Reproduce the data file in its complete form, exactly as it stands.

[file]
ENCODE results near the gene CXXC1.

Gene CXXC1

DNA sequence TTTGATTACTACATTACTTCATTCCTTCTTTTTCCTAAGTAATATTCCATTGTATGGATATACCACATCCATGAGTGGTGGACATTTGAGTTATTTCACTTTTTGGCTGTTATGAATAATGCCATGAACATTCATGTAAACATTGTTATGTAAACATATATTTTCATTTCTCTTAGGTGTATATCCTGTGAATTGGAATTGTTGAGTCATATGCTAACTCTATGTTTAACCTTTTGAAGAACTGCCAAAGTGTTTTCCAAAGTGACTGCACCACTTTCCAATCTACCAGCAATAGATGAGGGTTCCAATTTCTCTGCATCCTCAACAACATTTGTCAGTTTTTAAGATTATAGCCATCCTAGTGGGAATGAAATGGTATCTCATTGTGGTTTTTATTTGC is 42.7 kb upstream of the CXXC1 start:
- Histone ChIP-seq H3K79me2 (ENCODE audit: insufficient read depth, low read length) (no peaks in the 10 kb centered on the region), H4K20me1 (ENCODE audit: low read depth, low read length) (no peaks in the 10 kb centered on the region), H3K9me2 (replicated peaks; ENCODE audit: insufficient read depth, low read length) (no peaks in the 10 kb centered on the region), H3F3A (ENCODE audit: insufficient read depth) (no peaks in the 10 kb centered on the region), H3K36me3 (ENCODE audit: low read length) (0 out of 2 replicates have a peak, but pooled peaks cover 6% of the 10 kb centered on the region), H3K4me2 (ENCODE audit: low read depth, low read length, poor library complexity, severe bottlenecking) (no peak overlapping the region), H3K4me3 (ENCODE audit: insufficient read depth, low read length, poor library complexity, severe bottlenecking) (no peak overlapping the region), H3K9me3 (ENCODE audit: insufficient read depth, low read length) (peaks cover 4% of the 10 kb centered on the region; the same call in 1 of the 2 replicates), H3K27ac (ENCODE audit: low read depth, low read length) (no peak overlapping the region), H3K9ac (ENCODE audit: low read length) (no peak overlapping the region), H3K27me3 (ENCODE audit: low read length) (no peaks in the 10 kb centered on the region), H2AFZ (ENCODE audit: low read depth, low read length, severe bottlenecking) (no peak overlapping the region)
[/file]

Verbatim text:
ENCODE results near the gene CXXC1.

Gene CXXC1

DNA sequence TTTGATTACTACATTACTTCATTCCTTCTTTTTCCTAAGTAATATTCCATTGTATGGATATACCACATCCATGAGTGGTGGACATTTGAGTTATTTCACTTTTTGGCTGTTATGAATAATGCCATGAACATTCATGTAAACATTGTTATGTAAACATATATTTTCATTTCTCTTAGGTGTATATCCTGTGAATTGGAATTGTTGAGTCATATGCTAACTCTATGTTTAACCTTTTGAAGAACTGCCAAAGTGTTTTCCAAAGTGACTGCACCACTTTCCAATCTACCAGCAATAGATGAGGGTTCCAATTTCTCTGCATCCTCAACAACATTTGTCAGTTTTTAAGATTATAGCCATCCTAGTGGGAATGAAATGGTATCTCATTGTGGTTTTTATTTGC is 42.7 kb upstream of the CXXC1 start:
- Histone ChIP-seq H3K79me2 (ENCODE audit: insufficient read depth, low read length) (no peaks in the 10 kb centered on the region), H4K20me1 (ENCODE audit: low read depth, low read length) (no peaks in the 10 kb centered on the region), H3K9me2 (replicated peaks; ENCODE audit: insufficient read depth, low read length) (no peaks in the 10 kb centered on the region), H3F3A (ENCODE audit: insufficient read depth) (no peaks in the 10 kb centered on the region), H3K36me3 (ENCODE audit: low read length) (0 out of 2 replicates have a peak, but pooled peaks cover 6% of the 10 kb centered on the region), H3K4me2 (ENCODE audit: low read depth, low read length, poor library complexity, severe bottlenecking) (no peak overlapping the region), H3K4me3 (ENCODE audit: insufficient read depth, low read length, poor library complexity, severe bottlenecking) (no peak overlapping the region), H3K9me3 (ENCODE audit: insufficient read depth, low read length) (peaks cover 4% of the 10 kb centered on the region; the same call in 1 of the 2 replicates), H3K27ac (ENCODE audit: low read depth, low read length) (no peak overlapping the region), H3K9ac (ENCODE audit: low read length) (no peak overlapping the region), H3K27me3 (ENCODE audit: low read length) (no peaks in the 10 kb centered on the region), H2AFZ (ENCODE audit: low read depth, low read length, severe bottlenecking) (no peak overlapping the region)